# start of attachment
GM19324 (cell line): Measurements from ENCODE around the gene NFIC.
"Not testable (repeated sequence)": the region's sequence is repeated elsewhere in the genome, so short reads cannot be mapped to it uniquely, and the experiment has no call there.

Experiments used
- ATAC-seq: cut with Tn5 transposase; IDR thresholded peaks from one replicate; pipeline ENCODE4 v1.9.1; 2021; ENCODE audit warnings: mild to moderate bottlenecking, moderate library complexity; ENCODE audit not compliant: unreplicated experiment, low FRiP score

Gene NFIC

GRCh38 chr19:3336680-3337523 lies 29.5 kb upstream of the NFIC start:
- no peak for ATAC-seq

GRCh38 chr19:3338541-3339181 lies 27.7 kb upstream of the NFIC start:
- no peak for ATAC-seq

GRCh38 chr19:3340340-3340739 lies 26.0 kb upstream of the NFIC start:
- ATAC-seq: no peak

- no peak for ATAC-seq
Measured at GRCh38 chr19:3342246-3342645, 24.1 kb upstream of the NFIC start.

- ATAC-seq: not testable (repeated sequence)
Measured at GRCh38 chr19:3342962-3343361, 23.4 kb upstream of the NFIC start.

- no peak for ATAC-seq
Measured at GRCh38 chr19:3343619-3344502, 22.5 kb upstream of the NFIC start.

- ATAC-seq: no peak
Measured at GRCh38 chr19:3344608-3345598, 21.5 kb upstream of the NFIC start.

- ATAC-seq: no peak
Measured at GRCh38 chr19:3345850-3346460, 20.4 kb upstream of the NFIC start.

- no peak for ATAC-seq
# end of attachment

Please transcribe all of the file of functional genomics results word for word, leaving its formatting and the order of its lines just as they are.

GM19324 (cell line): Measurements from ENCODE around the gene NFIC.
"Not testable (repeated sequence)": the region's sequence is repeated elsewhere in the genome, so short reads cannot be mapped to it uniquely, and the experiment has no call there.

Experiments used
- ATAC-seq: cut with Tn5 transposase; IDR thresholded peaks from one replicate; pipeline ENCODE4 v1.9.1; 2021; ENCODE audit warnings: mild to moderate bottlenecking, moderate library complexity; ENCODE audit not compliant: unreplicated experiment, low FRiP score

Gene NFIC

GRCh38 chr19:3336680-3337523 lies 29.5 kb upstream of the NFIC start:
- no peak for ATAC-seq

GRCh38 chr19:3338541-3339181 lies 27.7 kb upstream of the NFIC start:
- no peak for ATAC-seq

GRCh38 chr19:3340340-3340739 lies 26.0 kb upstream of the NFIC start:
- ATAC-seq: no peak

- no peak for ATAC-seq
Measured at GRCh38 chr19:3342246-3342645, 24.1 kb upstream of the NFIC start.

- ATAC-seq: not testable (repeated sequence)
Measured at GRCh38 chr19:3342962-3343361, 23.4 kb upstream of the NFIC start.

- no peak for ATAC-seq
Measured at GRCh38 chr19:3343619-3344502, 22.5 kb upstream of the NFIC start.

- ATAC-seq: no peak
Measured at GRCh38 chr19:3344608-3345598, 21.5 kb upstream of the NFIC start.

- ATAC-seq: no peak
Measured at GRCh38 chr19:3345850-3346460, 20.4 kb upstream of the NFIC start.

- no peak for ATAC-seq